West Brom agrees to sell Mortgageforce

West Bromwich Building Society has agreed in principle to sell Mortgageforce to the management while retaining a small minority interest.

The building society announced the move to sell the mortgage broking franchise today alongside the release of West Brom’s annual results.

A statement from West Brom says: “The society has agreed, in principle, to sell mortgage broking franchise Mortgageforce to the management for a nominal consideration whilst retaining a small minority interest.”

A separate statement within the company’s financial results says: “Having identified that the mortgage broking subsidiary, Mortgageforce, is not a core activity, the board intends to exit this business at the earliest opportunity.”

West Brom has made a loss after tax of £11.2m for the year to March 31, compared with a loss of £39.3m last year.

It now has a tier 1 capital ratio of 13.9% from 8.8% in 2009 and its core tier 1 ratio has gone from 6.8% to 11.8%.

The society attracted just over 72,500 new customers in the year to the end of March, with retail balance inflows of £2.9bn and residential mortgages covered 1.29 times by retail balances.

On the society’s results Robert Sharpe, chief executive of West Brom, says: “The improvement on last year’s results clearly indicates that we are starting to see the benefits of the West Brom’s ’Back to Basics’ strategy with its renewed focus upon our traditional strengths as a regionally-based building society and concentrating on our core activities of savings and residential mortgages.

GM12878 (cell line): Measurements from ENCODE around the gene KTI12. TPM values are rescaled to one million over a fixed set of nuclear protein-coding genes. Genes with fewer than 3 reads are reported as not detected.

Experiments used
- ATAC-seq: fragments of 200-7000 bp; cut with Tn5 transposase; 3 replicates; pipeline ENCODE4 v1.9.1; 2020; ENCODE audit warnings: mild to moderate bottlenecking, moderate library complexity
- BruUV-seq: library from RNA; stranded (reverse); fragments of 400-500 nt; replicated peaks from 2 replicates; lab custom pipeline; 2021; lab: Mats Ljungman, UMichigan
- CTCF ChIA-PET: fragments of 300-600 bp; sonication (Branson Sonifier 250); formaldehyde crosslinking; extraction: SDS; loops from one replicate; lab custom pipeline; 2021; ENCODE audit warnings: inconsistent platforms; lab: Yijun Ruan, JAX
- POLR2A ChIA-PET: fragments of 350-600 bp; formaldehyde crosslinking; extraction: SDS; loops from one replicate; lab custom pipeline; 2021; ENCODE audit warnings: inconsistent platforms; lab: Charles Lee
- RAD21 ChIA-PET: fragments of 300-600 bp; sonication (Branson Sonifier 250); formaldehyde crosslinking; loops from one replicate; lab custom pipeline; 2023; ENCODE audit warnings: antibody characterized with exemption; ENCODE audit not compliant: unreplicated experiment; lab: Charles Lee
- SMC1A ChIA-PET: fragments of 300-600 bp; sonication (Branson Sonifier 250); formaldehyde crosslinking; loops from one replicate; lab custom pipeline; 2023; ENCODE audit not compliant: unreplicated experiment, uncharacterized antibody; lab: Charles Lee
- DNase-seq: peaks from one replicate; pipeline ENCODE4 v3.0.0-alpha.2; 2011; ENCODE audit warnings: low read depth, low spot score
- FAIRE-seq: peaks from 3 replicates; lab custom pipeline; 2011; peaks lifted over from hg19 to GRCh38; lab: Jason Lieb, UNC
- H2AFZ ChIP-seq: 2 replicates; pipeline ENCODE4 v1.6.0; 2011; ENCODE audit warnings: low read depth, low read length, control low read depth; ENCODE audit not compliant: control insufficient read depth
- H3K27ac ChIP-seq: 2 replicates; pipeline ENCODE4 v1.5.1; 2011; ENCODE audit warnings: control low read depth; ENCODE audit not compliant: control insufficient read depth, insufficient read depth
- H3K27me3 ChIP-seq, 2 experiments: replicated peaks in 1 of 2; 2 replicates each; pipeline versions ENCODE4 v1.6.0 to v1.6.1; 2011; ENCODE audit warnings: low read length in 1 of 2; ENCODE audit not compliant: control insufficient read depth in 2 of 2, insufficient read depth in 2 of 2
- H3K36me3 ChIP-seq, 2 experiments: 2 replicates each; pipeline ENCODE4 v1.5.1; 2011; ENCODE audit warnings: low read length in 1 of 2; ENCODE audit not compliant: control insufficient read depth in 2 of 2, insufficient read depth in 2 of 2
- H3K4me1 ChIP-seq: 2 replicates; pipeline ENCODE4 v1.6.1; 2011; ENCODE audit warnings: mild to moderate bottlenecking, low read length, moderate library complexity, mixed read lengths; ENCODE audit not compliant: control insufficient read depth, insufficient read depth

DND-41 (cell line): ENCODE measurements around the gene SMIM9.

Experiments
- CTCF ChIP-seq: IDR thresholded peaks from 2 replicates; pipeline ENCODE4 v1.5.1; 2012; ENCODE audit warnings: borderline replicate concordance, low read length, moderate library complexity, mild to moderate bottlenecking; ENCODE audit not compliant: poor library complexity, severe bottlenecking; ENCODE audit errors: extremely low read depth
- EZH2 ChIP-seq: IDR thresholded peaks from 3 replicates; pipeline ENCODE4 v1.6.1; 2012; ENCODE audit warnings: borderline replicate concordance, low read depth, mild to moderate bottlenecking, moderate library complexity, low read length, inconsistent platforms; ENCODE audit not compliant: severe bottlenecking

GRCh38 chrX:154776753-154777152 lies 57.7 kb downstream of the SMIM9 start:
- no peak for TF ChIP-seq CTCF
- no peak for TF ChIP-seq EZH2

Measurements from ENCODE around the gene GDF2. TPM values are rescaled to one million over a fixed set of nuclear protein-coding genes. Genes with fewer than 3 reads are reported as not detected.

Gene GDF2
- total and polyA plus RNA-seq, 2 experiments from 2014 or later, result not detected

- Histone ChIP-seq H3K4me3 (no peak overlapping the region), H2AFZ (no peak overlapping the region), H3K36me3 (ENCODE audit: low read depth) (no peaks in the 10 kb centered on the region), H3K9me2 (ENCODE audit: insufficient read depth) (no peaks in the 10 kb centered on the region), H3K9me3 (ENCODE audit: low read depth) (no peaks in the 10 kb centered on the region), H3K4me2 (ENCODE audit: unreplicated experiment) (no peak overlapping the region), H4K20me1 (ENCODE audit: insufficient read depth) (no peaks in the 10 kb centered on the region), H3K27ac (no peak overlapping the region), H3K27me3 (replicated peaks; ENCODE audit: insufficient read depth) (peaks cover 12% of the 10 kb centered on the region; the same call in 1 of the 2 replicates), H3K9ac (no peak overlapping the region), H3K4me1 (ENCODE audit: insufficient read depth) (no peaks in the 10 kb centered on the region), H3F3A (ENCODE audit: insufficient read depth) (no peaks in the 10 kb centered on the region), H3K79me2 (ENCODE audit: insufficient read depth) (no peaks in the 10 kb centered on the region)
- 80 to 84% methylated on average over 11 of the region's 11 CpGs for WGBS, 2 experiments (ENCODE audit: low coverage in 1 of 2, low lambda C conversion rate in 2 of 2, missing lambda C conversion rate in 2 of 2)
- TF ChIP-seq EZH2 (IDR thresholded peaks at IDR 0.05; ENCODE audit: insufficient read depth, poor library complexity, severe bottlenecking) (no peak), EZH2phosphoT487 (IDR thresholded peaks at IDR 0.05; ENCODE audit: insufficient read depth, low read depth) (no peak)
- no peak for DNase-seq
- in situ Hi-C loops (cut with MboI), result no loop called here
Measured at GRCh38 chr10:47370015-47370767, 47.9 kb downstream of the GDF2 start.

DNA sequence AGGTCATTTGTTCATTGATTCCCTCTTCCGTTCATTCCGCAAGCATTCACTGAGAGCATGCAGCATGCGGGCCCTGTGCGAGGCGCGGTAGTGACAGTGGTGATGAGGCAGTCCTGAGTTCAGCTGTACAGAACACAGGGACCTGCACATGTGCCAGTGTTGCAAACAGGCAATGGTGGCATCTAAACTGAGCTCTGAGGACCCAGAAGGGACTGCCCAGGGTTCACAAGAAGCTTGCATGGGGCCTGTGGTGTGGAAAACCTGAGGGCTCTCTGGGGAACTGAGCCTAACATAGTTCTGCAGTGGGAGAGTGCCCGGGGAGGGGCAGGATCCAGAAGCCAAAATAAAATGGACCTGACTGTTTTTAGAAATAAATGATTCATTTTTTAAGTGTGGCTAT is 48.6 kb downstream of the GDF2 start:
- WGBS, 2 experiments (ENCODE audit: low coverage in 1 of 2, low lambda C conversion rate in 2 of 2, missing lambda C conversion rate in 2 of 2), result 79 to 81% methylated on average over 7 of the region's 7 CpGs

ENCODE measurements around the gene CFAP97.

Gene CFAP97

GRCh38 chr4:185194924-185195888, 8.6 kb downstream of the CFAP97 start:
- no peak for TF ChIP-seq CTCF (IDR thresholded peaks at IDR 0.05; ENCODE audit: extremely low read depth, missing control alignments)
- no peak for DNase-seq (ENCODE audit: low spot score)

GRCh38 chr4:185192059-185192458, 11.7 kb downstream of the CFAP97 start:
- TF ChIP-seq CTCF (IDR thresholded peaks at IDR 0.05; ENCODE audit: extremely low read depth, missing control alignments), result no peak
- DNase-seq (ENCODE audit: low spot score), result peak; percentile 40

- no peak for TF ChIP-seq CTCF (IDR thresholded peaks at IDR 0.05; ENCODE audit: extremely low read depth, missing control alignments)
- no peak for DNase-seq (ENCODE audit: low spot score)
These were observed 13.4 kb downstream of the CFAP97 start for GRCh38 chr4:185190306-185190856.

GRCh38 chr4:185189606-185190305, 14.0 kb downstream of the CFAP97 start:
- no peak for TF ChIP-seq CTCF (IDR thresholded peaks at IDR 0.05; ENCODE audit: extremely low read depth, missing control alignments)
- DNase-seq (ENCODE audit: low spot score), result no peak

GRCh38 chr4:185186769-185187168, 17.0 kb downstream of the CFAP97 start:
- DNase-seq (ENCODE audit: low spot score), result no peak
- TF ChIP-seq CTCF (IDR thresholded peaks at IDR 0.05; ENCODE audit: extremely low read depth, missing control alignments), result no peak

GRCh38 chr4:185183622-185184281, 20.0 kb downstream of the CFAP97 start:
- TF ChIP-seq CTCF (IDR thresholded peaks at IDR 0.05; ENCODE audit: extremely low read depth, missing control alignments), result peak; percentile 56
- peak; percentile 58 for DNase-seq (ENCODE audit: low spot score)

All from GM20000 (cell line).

“This means that we have split the group between the traditional building society operations and those that are now in run-off, such as commercial lending, and we are applying the right management focus and skills to each.

“The economic outlook is likely to stay unsettled for some time but the West Brom’s ’Back to Basics’ strategy, about which we expect to make further announcements in the near future, allows us to look forward with genuine confidence as market conditions gradually recover.”

Total assets at the society have reduced by 9.4% to £8.3bn, while retail savings balances rose slightly.

West Brom has cut costs over the last year by 26% and over the last 18 months staff numbers have gone from just over 1,000 to around 800.

The society strengthened its capital by converting its debt into capital via an instrument called Profit Participating Deferred Shares last July.

The exercise, the first and only of its kind, raised £182.5m to strengthen West Brom’s balance sheet.